Many of these other "Best Trades" have similar analysis problems: for example, you cite Schneider's batting average without ever mentioning his defensive value (where he contributed) or other offensive stats like on base percentage or slugging percentage (where he admittedly did not contribute much). Batting average, in and of itself, is a very hollow stat.

On a more ancillary note, the Castillo trade was a good trade in terms of value surrendered, but the decision by Omar to re-sign Castillo to a four year deal was a huge blunder that is probably worth mentioning.

Not sure I would classify the Santana trade as a "best" trade either. Similar to batting average, citing wins alone is a very hollow stat. But that trade is more debatable.

Citing the Vaughn trade as a "best" Mets trade cannot be supported by any reasonable measure.


bob gregory said...


Remember the premise Mack stated here, there really were not many positive trades that the Mets made in this time period.
None of these trades mentioned may have been wonderful.

Mack simply listed the trades during this time period that were the most positive for the Mets.

With that in mind, is Vaughn vs Appier really worth debating?

Anonymous said...

Bob, what the post says is that these are the BEST trades.

So if there are no best trades, or limited best trades, that is one thing.

To write that the acquisition of Mo Vaughn was a "best trade" is kind of ridiculous.

Also Mack's memory is much different than mine as he says things like "Ollie pitched five good year[s] for the Mets..."

Really? Ollie pitched five good years for the Mets? I don't think so, not by any reasonable measurement.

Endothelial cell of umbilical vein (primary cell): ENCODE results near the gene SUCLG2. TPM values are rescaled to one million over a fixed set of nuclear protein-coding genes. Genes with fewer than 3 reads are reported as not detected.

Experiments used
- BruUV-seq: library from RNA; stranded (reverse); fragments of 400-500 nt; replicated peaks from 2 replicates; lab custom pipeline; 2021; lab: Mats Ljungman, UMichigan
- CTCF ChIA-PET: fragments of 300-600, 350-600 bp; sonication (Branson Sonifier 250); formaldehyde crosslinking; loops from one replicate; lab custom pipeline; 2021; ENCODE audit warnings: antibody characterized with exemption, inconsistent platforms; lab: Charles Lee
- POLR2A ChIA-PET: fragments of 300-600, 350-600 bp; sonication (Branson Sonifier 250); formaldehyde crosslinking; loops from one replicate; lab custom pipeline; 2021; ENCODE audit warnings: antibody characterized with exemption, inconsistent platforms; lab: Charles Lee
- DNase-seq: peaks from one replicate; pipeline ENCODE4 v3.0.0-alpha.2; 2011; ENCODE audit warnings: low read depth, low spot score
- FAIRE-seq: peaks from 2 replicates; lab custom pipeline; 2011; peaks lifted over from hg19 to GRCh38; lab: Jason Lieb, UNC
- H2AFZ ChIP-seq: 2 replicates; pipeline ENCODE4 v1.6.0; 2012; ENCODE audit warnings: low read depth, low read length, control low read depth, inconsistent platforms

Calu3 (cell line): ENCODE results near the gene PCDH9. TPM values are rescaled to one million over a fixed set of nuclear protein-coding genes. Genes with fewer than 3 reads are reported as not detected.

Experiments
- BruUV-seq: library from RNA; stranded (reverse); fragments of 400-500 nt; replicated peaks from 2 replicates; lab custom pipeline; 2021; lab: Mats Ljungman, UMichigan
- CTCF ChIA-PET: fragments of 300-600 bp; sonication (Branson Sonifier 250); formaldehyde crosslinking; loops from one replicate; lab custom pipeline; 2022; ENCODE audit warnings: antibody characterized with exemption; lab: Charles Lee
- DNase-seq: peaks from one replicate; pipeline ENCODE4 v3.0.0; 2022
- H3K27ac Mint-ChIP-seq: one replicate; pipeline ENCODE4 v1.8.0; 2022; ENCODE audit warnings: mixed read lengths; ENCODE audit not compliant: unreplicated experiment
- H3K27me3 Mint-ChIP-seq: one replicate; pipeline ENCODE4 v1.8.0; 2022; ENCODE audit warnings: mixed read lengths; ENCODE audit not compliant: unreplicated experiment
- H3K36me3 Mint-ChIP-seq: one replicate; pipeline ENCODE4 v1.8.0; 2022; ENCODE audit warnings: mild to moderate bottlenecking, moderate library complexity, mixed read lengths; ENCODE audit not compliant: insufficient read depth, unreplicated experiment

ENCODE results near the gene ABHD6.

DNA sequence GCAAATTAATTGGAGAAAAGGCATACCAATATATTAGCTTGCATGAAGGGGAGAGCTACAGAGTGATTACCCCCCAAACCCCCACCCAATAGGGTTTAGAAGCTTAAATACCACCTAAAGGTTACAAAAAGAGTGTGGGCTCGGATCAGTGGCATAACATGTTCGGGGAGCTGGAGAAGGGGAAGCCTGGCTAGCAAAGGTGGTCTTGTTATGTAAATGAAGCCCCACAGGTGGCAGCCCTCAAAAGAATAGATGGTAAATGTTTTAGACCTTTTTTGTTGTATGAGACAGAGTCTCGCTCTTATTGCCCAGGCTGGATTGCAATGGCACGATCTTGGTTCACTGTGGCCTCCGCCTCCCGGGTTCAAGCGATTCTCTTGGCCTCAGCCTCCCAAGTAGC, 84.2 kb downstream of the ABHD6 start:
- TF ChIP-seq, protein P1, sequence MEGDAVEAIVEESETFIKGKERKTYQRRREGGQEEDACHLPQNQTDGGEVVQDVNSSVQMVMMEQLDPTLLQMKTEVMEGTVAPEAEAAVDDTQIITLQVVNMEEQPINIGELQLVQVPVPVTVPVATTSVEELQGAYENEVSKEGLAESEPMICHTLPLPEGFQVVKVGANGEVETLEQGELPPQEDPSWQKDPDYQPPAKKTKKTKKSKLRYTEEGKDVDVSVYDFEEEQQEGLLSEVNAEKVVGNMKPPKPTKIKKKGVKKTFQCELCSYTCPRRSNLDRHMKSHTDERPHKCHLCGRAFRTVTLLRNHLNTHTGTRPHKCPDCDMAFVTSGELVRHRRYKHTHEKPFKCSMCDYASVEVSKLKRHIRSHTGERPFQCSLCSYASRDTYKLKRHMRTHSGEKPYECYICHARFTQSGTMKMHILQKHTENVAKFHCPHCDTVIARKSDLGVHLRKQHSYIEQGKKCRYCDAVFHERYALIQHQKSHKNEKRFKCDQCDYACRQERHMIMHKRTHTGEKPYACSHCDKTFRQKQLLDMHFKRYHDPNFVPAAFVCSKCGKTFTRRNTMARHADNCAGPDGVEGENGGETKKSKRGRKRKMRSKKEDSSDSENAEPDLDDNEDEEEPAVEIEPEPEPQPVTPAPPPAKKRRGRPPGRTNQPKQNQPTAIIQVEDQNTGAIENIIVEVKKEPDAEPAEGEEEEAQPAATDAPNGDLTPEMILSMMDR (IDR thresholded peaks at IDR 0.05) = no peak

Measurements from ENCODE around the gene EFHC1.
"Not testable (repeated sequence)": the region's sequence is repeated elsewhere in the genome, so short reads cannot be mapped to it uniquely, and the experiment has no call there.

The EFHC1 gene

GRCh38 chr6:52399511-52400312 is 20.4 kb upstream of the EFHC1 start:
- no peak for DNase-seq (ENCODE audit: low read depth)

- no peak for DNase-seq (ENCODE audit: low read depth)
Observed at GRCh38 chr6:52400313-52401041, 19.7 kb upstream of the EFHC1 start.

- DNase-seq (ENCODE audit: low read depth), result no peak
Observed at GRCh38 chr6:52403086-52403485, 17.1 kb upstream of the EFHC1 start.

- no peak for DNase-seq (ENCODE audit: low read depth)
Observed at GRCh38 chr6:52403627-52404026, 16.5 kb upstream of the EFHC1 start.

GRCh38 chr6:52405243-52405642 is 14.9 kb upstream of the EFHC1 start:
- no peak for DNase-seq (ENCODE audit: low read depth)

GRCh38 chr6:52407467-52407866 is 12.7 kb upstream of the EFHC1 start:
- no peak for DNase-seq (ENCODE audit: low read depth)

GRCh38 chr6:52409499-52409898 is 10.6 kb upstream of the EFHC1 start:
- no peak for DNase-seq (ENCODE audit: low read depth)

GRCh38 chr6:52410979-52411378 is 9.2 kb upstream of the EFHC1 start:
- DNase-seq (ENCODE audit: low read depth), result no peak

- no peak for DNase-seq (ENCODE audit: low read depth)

Thomas Brennan said...

Those trades were not spectacular (Santana, maybe, but they paid the little guy with a lot of innings mileage way too much).

To me, it is a cautionary tale of wishful thinking going outside the organization. I'm glad we've got as much relatively cheap talent as we do now. Trade the surplus to get strong younger prospects in the months to come.

Here's a bold and perhaps loony trade thought: Mike Trout for Thor, Matz, Plawecki and Nimmo. We'll also throw in Gee, Niese or Colon. No idea if Angels have any such needs, but the crazy thought just popped into my head, so I thought (unresearched) I'd toss it out there.

bob gregory said...

Read Mack's 2nd full paragraph.

If that helps you to understand where I believe Mack was heading with this.... great.

If not.... ok also.
Either way is fine by me.

Or...... could this be another:
"Mack slipping something into his morning Report that he hopes creates a strong reaction (like Anthony's) to kick start the responses"

Hmm , sly fox Mack?

Richard Jones said...

I have to agree with the first author of the first comment.
The Vaughn trade was very lop sided against the Mets. They paid him 17+ million in each of 2003 and 2004. He did absolutely nothing in those years. What could the Mets have added in those days with 17 million?